August at last!
Welcome to the most vibrant festival of them all
Of the four cross-quarter festivals in the Celtic Calendar, Lughnasa was a contender for the most vibrant and was certainly the most pagan. Just in time for Lughnasa, the Racontour Archive has completed its Celtic Calendar audio archive with a range of Irish voices for this most colourful time of the year.
Beside you is a drop down menu of 16 audio clips from our Lughnasa Folklore collection. Scroll through to hear each of them or go to our Lughnasa Folklore page on Audioboom where you can choose which platform to listen to the pieces on. Our Spotify playlist for Lughnasa comes complete with Lughnasa/summer tunes in between the lore.
An extended celebration
Unlike the other cross-quarter days, Lughnasa’s customs and rituals didn’t just take place on the festival eve and day itself, being the 1st of August here. Garland Sunday allowed for the day of rest to be put to good use for those who’d been busy with the harvest. The build-up to Lughnasa was known as Hungry July, but was also the height of the mighty Tailteann games established by Lugh in honour of his foster mother, Tailtiu. Harvest activity ran right through until Michaelmas at the end of September. ‘Summer is summer until Michaelmas’ was a popular phrase back then.
Three very different Lughnasa events
Three very different set piece events of Lughnasa are still intact and are dealt with individually in the archive. We tell you more about the Auld Lammas Fair and even give you a rendition of the eponymous song. We explain why the Eagle’s Peak had to make way for Patrick and his demons and how a mountain goat in Killorglin was by far a more welcoming committee than the bulls of Pamplona! As you’ll hear from our adjacent audio clip, we favour the more raucous affair that is Puck Fair as the most authentic relic of a pagan festival at this time of year – right down to it refusing to move to the modern calendar!
The hills are alive
We are fortunate to have interviewed some highly-regarded historians and storytellers in the Donegal clips that feature including Helen Meehan, JJ Hegarty, John McGrory and Patsy McNulty. On-site interviews with locations that came alive at Lughnasa are included such as Disert at the foot of sacred Carnaween in County Donegal. We tell you more about ‘winning the turf’ up there during the month of Lughnasa and of how St. Eigne’s holy well had to contend with the Black and Tans using it for firing practice.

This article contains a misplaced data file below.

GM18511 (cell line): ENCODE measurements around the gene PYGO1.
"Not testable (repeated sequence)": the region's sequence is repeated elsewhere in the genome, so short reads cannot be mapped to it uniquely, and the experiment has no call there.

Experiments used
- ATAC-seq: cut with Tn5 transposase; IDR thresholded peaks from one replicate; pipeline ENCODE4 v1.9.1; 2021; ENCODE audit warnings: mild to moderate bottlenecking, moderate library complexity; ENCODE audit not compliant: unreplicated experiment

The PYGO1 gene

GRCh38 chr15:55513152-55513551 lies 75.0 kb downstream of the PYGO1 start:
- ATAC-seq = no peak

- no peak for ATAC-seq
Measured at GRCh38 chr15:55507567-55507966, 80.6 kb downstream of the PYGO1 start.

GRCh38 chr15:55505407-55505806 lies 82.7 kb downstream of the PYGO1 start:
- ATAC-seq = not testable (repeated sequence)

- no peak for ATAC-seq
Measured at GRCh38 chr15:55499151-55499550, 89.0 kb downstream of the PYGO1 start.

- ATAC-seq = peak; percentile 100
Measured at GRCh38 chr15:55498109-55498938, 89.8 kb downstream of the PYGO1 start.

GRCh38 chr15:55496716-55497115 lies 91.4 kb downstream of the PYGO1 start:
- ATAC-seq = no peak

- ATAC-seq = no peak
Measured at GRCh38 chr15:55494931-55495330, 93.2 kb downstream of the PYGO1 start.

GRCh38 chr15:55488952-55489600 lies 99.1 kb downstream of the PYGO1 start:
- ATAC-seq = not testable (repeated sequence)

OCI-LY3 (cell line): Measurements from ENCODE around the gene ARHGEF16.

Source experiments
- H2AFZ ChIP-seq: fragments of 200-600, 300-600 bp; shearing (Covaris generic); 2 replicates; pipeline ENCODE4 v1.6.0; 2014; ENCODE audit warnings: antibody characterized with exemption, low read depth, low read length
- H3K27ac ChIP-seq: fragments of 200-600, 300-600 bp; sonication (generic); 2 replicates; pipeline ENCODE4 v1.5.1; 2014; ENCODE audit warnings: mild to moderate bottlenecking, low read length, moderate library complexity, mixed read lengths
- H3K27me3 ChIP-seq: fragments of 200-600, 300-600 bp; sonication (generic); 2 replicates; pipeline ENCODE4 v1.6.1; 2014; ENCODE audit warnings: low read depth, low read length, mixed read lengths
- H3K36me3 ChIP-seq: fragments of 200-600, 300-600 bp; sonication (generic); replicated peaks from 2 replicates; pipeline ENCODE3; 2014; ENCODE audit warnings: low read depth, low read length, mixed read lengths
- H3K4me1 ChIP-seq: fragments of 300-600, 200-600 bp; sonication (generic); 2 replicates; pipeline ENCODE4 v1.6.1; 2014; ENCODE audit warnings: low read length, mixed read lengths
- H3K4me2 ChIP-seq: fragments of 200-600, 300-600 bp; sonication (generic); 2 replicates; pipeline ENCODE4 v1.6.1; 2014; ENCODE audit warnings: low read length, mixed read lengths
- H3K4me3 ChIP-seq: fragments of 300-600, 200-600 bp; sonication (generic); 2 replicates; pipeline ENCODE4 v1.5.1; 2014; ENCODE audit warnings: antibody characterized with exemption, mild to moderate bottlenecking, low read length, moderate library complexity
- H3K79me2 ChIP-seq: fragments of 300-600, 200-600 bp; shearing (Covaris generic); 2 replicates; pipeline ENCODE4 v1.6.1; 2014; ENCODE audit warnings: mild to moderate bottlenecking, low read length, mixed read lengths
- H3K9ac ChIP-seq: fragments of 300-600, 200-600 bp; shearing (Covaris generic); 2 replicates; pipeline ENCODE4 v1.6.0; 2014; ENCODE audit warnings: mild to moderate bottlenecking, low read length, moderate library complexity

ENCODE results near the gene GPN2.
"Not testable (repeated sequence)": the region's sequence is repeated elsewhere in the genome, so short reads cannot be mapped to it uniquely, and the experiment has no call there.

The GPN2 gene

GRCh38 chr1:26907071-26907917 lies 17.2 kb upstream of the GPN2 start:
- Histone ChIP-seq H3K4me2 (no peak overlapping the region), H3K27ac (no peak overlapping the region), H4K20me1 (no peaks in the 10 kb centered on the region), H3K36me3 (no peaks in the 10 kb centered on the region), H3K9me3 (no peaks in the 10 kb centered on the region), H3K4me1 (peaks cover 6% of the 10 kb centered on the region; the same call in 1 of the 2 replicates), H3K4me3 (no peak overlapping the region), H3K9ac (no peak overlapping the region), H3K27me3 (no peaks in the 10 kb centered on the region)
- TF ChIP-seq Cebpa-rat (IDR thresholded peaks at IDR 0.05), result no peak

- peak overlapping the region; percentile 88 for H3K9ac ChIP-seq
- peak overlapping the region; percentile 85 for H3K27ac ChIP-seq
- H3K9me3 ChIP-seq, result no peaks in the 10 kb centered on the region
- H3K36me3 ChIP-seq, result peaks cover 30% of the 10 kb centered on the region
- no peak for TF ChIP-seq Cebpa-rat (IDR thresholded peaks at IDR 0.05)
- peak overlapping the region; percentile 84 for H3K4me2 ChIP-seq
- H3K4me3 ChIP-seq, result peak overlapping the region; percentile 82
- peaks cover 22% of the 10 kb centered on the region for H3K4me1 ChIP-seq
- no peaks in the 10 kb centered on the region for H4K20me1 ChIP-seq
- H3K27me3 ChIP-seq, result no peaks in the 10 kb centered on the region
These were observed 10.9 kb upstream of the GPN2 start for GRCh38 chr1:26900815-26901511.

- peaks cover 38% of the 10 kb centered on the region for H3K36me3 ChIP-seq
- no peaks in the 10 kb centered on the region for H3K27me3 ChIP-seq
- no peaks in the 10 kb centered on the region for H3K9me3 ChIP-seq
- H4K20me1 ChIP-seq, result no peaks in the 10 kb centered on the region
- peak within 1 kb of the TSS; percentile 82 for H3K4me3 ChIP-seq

Find out more about Lughnasa lore
Other questions answered include just who was the Great Lady of the Harvest, the Cailleach or indeed the Dark-Stooped One, what exactly was handfasting and how come the last of the sheaf had voodoo qualities? What sort of game was fidchel, what occurred at the harvest home and just what and when was the closure – or indeed Gleaning Sunday? These and many more curious features will be revealed as we go through all of the main customs and rituals during the harvest seasons.
A beast of a feast
Lughnasa may have been watered down as a major event with the passing of time, but we seek to bring you back to a time when it was an earthy, lively, full-throttled beast of a festival. A time when people congregated in droves where folk toiled hard in the fields, but danced even harder well into those balmy evenings. No prizes for how this pagan soul would like to see events such a Fraughan Sunday right back on the calendar for all to enjoy fresh air, scenery, exercise and best of all, romance!
Unleash you atavistic tendencies
Everything in the calendar year from the bleak midWinter to the fasting of Lent had all been in countdown to the plenitude that was the harvest of Lughnasa. It was a time to celebrate the land giving back and reap the rewards of harvest time. As you’ll have heard, there were a lot of variables to deal with throughout the year, so a good harvest was a cause for much joy – even if it was back breaking work.
We hope you embrace your latent atavistic tendencies and enjoy the wonders of this most glorious of festivals on our audio archive, available on all platforms.